The performance of conventional optical microscopes has long been limited by the space-bandwidth product (SBP): a trade-off between the field-of-view (FOV) and the imaging resolution (related to the spatial bandwidth of optical imaging systems). Increasing the SBP in a conventional microscope will inevitably lead to system design complexity that minimizes optical aberrations . In recent years, several methods have been proposed to overcome this limitation, which include synthetic-aperture microscopy [2–4 ], lens-free imaging [5–8 ], montaging microscope images , multiscale gigapixel photography , and Fourier ptychographic microscopy (FPM) [11–16 ]. Among these methods, FPM has been developed as an effective approach to achieve imaging with both large FOV and high resolution. In a FPM system, an objective lens with a low numerical aperture (NA) and a small magnification is used to capture images with a large FOV, while the resolution enhancement is realized by digitally processing the image sequence that corresponds to the sample scattering complex fields generated by illuminating waves at different incident angles . It is known that when an oblique plane wave is used to illuminate a sample in a coherent imaging system, an extra linear phase will be added to the field in the sample plane. This results in a center shift of the scattered field’s spatial spectrum, allowing the information with higher spatial frequency to be captured by an objective lens with a low NA. By combining images with distinct illumination angles, containing different frequency components of the sample, one can numerically reconstruct an image with frequency support much wider than that allowed by the NA of the objective lens used. Image reconstruction methods incorporating conventional ptychography [17–20 ] and phase retrieval algorithms [21–23 ] have been proposed for FPM to reconstruct both the amplitude and phase distribution of samples with high resolution [21, 24, 25 ]. In biological imaging, the reconstructed phase contains sample information such as morphology and motion dynamics [26, 27 ]. Further improvements in the recovery algorithm have also been developed to eliminate the impact of illumination uncertainty and aberrations [28, 29 ].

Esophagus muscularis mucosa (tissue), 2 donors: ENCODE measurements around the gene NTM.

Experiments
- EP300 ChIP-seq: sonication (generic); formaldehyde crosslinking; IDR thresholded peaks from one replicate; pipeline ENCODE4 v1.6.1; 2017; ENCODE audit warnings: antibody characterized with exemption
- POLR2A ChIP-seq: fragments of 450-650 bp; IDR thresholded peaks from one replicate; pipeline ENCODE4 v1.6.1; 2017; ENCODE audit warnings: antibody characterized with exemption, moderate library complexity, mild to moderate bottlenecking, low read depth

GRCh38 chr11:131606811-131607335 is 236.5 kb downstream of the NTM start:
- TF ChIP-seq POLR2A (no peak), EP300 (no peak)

In FPM systems, the illumination field is typically achieved by using a programmable LED array, placed under the sample stage in the far-zone. Every LED element in the array produces an illumination field at a specific incident angle. Thus, sample images, corresponding to sample scatterings from different illumination angles, can be obtained by lighting up one or multiple LED elements successively [30, 31 ]. If a condenser lens-based imaging system is used, the illumination field can be engineered with a low-cost liquid crystal display (LCD) placed in the back focal plane (BFP) of the condenser lens . Beside the use of LCDs, the incident field direction has also been controlled with a wedge prism  or a galvo-mirror  placed in the illumination path. Despite all the efforts engineering the illumination, all current LED-based FPM systems suffer from low light power and camera dark noise, making them difficult to achieve robust high-speed imaging.